How to Calculate the Date in Pregnancy?

Pregnancy lasts an average of 280 days (40 weeks) from the first day of your last menstrual period (LMP). Although you probably won’t conceive until two weeks later, the first day of your last menstrual period is considered the first day of pregnancy (fetal development is two weeks behind your pregnancy dates).

Calculating your due date is not an exact science. Few women give birth by due date, so while it’s important to have an idea of ​​when your baby is due, try not to get too hung up on the exact date.

How Can I Calculate the Due Date of Pregnancy?

How To Calculate Pregnancy By Months, Weeks & Trimesters

If you have regular 28-day menstrual cycles, there are two ways to calculate your due date.

Naegele’s rule

The Naegele rule involves a simple calculation: Add seven days to the first day of your last menstrual period and subtract three months.

For example, if your last menstrual period was November 1, 2017:

  1. Add seven days (November 8, 2017).
  2. Subtract three months (August 8, 2017).
  3. Change the year if necessary (in this case to 2018).

In this example, your pregnancy due date is August 8, 2018.

pregnancy wheel

Another way to calculate your due date is to use a pregnancy wheel. This is the method most doctors use. If you have access to a pregnancy wheel, it is very easy to guess the due date.

Ovulation Calendar & Pregnancy Wheel — Medshop Australia

The first step is to find the date of your last menstrual period on the wheel. When you align this date with the indicator, the wheel displays your due date.

Remember that the due date is only an estimate of when you will meet your baby. The chances of having your baby exactly on this date are very low.

What Happens If You Don’t Know the Date of Your Last Menstrual Period?

This is more common than you might think. Fortunately, there are ways to tell your due date when you can’t remember the first day of your last period:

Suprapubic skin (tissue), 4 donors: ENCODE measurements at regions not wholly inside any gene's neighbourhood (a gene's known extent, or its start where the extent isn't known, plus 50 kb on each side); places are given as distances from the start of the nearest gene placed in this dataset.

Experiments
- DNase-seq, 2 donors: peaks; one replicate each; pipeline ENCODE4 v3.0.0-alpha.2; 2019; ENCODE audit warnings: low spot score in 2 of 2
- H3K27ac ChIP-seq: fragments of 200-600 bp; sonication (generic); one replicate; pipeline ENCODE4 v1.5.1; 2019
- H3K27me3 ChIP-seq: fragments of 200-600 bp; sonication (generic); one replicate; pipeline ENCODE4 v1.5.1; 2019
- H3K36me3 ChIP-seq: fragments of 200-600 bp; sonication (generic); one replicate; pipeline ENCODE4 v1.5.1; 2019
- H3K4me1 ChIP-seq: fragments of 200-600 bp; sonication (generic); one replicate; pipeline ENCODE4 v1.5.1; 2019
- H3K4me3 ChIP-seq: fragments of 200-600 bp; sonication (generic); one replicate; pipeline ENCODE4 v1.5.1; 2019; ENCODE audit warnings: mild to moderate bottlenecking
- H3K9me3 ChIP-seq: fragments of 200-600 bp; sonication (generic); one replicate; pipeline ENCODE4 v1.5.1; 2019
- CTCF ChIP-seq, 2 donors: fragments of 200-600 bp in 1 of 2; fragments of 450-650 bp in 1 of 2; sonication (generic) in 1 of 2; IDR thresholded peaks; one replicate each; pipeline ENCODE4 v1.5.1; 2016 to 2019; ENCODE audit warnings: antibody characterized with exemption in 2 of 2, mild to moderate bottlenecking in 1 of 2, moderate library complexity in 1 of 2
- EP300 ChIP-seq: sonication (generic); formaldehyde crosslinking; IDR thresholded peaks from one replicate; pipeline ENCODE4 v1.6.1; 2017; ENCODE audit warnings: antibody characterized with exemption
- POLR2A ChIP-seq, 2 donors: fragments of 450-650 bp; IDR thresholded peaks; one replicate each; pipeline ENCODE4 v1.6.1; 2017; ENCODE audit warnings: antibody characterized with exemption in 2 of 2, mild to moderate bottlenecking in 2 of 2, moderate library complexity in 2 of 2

• If you know you have your last menstrual period during a certain week, your doctor can estimate your due date accordingly.
  • If you have no idea when your last period is, your doctor may order an ultrasound to set your due date.

What Happens If You Have Irregular or Long Cycles?

Some women have consistently longer cycles than the average 28-day cycle. In these cases, a pregnancy wheel can still be used, but some simple calculations are required.

The second half of a woman’s menstrual cycle always lasts 14 days. This is the time from ovulation to the next menstrual period. For example, if your cycle lasts 35 days, you will likely ovulate on day 21.

Once you have a general idea of ​​when you ovulated, you can use a set last menstrual period to find your due date with the pregnancy wheel.

For example, if your menstrual cycle is usually 35 days long and the first day of your last period is November 1st:

  1. Add 21 days (November 22).
  2. Subtract 14 days (November 8th) to find your last adjusted period date.

After calculating the last menstrual period date you set, mark it on the pregnancy wheel and look for the date the line intersects. This is your estimated due date.

Some pregnancy wheels may allow you to enter the date of conception, which occurs within 72 hours of ovulation, instead of the date of your LMP.

What Does It Mean If Your Doctor Changes the Date of Birth?